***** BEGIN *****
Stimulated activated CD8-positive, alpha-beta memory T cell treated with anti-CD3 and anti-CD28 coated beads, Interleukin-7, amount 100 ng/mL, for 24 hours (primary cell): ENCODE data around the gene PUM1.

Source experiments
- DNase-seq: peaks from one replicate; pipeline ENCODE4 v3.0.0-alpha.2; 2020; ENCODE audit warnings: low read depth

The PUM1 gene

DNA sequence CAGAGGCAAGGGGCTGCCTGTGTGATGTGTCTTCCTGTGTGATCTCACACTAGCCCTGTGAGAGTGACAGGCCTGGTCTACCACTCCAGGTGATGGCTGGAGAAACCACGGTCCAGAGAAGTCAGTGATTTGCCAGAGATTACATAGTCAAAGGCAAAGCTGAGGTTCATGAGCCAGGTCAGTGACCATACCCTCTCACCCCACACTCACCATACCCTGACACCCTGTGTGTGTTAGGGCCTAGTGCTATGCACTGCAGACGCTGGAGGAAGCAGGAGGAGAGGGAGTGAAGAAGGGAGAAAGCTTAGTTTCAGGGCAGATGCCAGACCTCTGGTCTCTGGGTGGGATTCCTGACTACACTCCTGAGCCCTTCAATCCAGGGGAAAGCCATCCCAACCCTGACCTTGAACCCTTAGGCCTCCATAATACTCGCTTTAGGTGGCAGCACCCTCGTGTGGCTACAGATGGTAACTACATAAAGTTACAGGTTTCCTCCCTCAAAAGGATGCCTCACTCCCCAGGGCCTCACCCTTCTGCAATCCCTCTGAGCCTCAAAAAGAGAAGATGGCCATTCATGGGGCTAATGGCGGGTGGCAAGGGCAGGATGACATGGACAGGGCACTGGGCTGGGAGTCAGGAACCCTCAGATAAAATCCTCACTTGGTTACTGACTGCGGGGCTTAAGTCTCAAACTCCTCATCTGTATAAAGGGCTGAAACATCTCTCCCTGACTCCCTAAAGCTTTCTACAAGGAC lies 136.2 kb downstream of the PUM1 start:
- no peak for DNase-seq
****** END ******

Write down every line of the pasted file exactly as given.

Stimulated activated CD8-positive, alpha-beta memory T cell treated with anti-CD3 and anti-CD28 coated beads, Interleukin-7, amount 100 ng/mL, for 24 hours (primary cell): ENCODE data around the gene PUM1.

Source experiments
- DNase-seq: peaks from one replicate; pipeline ENCODE4 v3.0.0-alpha.2; 2020; ENCODE audit warnings: low read depth

The PUM1 gene

DNA sequence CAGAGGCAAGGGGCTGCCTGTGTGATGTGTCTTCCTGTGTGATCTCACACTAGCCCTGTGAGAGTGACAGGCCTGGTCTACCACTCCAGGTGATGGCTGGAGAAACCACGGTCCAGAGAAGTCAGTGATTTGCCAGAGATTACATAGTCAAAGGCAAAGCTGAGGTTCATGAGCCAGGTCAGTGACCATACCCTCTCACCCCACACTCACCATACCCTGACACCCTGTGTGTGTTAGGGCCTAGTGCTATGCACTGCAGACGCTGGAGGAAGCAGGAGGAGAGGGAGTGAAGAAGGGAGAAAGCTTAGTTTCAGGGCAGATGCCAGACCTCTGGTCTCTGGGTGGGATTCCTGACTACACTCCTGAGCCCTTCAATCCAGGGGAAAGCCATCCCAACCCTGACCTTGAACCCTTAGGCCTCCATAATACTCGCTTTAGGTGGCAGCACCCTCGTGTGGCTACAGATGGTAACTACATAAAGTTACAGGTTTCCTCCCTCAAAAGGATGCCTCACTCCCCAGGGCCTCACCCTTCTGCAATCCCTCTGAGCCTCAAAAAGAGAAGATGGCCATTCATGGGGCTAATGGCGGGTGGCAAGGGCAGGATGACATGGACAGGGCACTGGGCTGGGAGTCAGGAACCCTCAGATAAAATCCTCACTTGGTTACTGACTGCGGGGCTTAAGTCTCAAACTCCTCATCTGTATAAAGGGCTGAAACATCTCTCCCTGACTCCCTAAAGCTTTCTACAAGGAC lies 136.2 kb downstream of the PUM1 start:
- no peak for DNase-seq